The crazy thing is how cheap and cost effective it is to make wider communication. It costs no more to communicate with 5 million people than 500 once the message has been devised and professionally executed.

Digital outreach is a highly professional industry; the Church would be mad to try and reinvent it when there are brilliant professionals out there ready to take away the stress of creative content, keeping up with new platforms, negotiating the licences for the necessary analytical software that underpins the cutting edge targeting of the best campaigns.

We cannot imagine how our message can be packaged for the unchurched young, but we can employ those who can.

There is another aspect to worry about. How many Bishops are “owning” this project? Are our leaders priming our Ministers to seek out evangelising content on the web and to share it with their congregations? There is a already a lot of good material out there, but we seem very poor at seeking it, recognising it and sharing it. We do not have to be good creators of suitable material but we can all be digital evangelists.,sharing the good news at the click of a button.

Brother Ivo closes with an industry story that needs to fire our hope and ambition.

A top advertising agency secured new business and sent the pitch document round its creative teams with the brief to find an angle to make a successful campaign. It was a rather dull prosaic product and many of the top creatives in the agency shook their heads and passed it on until it reached the team that always got the scraps off the table of the more established players. Nothing worked when they did the expected, then somebody had a mad idea.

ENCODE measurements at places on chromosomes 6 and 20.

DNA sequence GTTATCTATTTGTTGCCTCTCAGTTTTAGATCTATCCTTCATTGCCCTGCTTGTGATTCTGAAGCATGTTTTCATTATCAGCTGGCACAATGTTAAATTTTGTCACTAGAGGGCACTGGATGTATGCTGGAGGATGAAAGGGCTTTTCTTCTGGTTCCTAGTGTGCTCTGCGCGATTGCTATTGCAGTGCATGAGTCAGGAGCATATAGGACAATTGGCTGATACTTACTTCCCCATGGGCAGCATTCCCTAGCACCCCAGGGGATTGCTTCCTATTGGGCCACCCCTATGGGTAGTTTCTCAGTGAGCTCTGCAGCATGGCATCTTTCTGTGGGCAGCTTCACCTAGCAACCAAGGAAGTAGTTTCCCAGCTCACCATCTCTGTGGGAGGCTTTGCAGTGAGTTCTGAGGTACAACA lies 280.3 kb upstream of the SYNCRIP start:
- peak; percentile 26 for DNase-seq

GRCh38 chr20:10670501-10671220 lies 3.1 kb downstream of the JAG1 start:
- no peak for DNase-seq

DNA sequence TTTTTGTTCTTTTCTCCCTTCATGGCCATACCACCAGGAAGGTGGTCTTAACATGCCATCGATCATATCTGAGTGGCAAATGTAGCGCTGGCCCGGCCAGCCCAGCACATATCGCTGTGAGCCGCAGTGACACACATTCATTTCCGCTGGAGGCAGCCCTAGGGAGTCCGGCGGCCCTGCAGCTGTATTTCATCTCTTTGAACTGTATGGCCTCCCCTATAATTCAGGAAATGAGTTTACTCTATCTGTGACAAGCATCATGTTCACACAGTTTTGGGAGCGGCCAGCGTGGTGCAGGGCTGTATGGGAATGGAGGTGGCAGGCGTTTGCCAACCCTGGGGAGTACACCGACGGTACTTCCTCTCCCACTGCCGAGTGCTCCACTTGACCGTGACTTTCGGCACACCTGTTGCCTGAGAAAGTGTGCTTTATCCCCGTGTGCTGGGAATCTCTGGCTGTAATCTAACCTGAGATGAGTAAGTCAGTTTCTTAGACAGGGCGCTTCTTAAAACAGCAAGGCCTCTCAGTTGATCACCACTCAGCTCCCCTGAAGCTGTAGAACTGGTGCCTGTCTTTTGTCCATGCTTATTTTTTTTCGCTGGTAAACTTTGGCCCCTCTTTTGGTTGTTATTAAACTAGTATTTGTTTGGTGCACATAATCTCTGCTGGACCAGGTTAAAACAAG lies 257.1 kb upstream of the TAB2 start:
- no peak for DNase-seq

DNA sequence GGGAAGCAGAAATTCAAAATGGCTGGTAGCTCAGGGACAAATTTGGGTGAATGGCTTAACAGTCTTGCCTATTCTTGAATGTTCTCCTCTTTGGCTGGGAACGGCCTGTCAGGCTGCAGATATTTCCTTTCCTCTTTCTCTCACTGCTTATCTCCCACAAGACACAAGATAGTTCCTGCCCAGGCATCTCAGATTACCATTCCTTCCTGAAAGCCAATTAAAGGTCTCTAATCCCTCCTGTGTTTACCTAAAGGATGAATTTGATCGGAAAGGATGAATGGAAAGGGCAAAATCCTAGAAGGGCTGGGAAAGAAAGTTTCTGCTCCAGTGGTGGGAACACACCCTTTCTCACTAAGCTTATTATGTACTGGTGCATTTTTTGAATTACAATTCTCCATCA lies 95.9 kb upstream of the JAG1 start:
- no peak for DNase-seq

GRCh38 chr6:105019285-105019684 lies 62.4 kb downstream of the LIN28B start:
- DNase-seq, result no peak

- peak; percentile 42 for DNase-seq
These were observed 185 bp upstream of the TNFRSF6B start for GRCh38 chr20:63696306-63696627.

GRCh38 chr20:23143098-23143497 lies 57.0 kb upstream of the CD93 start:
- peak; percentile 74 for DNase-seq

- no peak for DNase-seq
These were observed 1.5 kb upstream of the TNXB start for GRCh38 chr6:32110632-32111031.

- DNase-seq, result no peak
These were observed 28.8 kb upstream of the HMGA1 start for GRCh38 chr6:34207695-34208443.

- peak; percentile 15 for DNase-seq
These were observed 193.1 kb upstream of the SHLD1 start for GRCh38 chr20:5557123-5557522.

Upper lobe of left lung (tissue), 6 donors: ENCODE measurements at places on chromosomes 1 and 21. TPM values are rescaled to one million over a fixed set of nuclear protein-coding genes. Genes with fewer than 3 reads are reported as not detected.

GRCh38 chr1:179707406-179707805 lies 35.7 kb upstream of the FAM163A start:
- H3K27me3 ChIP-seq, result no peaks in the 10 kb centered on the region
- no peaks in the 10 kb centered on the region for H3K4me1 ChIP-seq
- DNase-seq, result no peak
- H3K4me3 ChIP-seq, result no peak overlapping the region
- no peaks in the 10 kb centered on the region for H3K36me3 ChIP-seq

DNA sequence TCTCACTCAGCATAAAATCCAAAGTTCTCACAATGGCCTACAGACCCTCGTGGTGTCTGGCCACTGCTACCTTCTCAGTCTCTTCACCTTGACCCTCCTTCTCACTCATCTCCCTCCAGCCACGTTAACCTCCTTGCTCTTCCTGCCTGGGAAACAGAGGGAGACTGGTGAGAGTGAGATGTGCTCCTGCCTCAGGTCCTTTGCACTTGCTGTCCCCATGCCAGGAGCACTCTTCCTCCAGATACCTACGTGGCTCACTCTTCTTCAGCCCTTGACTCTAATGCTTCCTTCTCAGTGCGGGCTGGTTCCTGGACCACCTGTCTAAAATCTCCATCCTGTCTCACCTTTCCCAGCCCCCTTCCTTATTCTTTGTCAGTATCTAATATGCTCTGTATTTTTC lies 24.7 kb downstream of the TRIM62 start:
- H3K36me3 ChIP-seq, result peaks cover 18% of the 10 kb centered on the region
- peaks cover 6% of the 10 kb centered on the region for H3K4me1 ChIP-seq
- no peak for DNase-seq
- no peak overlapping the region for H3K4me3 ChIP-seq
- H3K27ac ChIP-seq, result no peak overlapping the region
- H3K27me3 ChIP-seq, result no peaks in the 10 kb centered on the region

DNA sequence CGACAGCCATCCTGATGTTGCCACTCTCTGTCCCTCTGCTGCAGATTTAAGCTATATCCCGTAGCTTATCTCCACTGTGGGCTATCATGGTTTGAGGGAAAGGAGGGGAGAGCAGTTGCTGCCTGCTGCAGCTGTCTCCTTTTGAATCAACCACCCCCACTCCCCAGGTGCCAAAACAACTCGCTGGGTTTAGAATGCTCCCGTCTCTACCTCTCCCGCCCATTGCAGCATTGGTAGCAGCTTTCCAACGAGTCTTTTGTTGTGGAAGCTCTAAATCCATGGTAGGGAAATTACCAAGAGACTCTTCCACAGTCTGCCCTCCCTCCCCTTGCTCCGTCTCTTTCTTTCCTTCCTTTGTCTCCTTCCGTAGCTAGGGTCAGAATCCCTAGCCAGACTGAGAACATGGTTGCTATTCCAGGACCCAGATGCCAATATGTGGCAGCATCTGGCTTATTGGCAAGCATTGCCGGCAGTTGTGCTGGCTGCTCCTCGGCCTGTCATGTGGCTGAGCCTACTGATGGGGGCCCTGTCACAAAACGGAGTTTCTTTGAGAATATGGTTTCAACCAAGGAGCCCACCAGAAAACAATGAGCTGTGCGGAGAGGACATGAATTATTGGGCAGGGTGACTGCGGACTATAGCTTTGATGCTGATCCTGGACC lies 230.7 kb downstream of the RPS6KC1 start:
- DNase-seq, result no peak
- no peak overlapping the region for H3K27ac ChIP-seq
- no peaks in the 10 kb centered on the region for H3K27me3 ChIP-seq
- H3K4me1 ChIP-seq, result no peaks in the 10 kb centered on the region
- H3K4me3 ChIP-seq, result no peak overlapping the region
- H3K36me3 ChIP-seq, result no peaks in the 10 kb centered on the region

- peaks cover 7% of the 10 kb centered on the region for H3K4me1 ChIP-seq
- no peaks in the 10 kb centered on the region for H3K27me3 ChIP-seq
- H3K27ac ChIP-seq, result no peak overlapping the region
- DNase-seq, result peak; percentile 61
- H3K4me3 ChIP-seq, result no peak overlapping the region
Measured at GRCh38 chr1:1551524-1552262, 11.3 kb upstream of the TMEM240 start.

In that moment “Compare the market” became “compare the meerkat”. The rest is marketing history.

Oh that we in the Church had a similar digital Damascene moment when we realised that our faith can be shared in new and attractive ways.

In the modern era we have the chance to reach many many more than our forebears; but do we have the imagination and drive to make it happen?

Might you, for example. share this amongst Church folk you know, might you raise the need to “click and share” so they too may appreciate the opportunities for evangelism that are slipping away every time we see something online and fail to pass it on?


Will Helen Archer ever forgive herself?

Whether one follows the radio drama “The Archers” or not, the drama of the abused wife Helen finally “snapping” and stabbing her husband has gripped the nation with the storyline being seriously analysed on Woman’s Hour and now the flagship Radio 4 news program Today.

It is clever production, and they have plainly been well advised as to how emotional abuse is conducted, denied, and concealed. It has raised awareness of a problem that arises throughout the country, amongst all manner of peoples, and frequently the victims of such behaviours are children. Now, perhaps, people will better understand how victims are silenced by manipulative abusers who are very clever and skilled at it.

It might not be a bad thing if some of the lessons are applied in ecclesiastical circles, both in being alert and not accepting glib explanations, but also perhaps in being a little kinder to some bishops who , like Pat , the hapless mother of the victim. was taken in by the “kind concern” of her son in law.

The average vicar, and even bishop, is rarely a match for a skilled practiced abuser; it is uncomfortable to say it in the light of so many dreadful stories of clerical abuse, but we often have to learn to forgive ourselves which is the main thrust of this post.